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A Letter to Cancer: Fighting Back

Take back control in the midst of an uncontrolled situation.
PUBLISHED November 17, 2016
Kim is a nursing student who is hoping to find her place amongst the phenomenal oncology nurses and doctors who cared for her sister. She loves reading, volunteering and enjoying the outdoors of Colorado.
I have thought for quite some time about having a conversation with the illness that has ruled my life for so long. I didn’t even know where to begin, because I knew that it would be left unread, thus make little sense. I have since taken up reverse journaling my cancer journey and through that, I finally found the right words to write that letter.

I will not begin this letter with the usual “Dear C____” because you are the six-letter word that forever changed my life on July 11th, 2014. You changed my definition of normal, turned the world of my family upside down and made me see life so very differently.

When my sister was diagnosed and we formally met, I didn't even know where it was that I should begin. It now occurs to me that the biggest challenge in battling you is actually getting to know you better. Unless personally affected, one would never have a need to know disease differential or the chemotherapy regimens that would need to be used to destroy you. At the age of 23, those facts became my reality. Although you are often spoken of in society, we still fear you as if you are a monster hiding in the darkness. In so many ways, you are exactly that.

Most get angry when they hear about you. Everybody wonders why it is that you choose the ones you do. You cause anger, depression and uncertainty in the lives of those you encroach on. You have an effect that goes so far beyond that of the one you victimize. And while we clearly have no choice in the situation that you put us in, we do have a choice in how we react to your unwanted presence.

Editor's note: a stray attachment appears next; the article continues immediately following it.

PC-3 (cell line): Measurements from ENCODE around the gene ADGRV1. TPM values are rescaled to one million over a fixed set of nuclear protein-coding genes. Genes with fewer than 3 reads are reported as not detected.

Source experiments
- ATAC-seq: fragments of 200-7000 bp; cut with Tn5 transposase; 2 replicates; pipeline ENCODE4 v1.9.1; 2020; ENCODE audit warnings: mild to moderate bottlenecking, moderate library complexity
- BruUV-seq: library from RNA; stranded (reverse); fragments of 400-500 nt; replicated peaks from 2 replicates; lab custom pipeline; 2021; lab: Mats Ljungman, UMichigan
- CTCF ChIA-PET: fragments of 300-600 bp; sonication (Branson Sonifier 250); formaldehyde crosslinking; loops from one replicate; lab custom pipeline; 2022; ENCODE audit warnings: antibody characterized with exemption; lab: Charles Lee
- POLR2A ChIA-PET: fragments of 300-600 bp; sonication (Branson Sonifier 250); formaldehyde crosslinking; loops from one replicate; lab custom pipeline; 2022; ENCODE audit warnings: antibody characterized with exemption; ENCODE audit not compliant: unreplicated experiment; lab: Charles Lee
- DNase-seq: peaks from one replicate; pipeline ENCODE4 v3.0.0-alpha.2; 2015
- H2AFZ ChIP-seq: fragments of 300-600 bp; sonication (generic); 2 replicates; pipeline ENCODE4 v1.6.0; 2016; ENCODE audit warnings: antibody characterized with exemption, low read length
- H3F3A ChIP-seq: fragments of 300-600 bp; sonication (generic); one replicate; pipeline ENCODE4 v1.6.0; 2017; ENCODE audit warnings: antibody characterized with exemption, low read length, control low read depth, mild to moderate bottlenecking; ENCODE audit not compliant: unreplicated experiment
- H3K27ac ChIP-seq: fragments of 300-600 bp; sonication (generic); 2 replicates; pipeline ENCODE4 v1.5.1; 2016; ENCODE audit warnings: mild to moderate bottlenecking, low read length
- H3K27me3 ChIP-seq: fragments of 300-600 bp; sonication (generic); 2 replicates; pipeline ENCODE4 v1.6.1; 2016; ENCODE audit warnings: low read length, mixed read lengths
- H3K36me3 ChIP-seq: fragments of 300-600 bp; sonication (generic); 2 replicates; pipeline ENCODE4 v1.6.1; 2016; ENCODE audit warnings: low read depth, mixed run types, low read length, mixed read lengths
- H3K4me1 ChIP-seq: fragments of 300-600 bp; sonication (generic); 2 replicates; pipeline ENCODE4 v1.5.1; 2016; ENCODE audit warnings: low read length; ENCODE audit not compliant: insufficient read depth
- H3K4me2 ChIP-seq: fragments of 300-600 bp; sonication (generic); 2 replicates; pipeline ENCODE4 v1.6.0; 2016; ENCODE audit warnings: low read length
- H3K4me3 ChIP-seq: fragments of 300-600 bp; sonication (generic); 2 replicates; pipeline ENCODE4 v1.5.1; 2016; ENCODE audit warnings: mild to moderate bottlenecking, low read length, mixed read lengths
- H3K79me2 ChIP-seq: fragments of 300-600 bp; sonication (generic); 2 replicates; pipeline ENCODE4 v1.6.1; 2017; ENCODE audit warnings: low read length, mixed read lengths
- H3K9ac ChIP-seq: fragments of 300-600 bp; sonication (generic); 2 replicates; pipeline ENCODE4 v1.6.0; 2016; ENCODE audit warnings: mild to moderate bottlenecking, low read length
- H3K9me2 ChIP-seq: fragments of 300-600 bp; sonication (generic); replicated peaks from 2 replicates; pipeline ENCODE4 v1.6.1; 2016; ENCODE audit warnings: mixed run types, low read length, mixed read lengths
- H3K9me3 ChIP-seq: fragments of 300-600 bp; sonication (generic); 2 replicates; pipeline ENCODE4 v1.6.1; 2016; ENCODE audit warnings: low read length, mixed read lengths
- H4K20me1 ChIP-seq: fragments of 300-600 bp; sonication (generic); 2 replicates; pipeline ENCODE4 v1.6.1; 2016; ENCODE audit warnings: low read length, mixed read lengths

To learn about you – and at times obsess about you – has empowered me. You prey on the most vulnerable and attack the weakness that you cause in them. You are a battle in a much larger war that we have been and continue to wage. I am confident that we will win and that your long list of causalities will come to an abrupt end. For those of us who fight for somebody we love, it is our job to make sure that the warriors who die are not lost in vain.

You are an illness that the human body was not meant and should never have to endure. I will never say thank you for your presence in my life. My life has changed in remarkable ways these last two years, but what will never change is my desire to not have you in my life. Science is ever-changing. We are on the cusp of finding many new and efficient ways to eradicate you.

What you do not understand is that you have inadvertently lit a fire within me – one that will forever burn with an insatiable desire to destroy all that is you. As I and others like me fight with endless determination to find a cure, you are losing places to hide. You will no longer be able to run, and your name will soon only be used when people say, “I had cancer.”


A future oncology nurse
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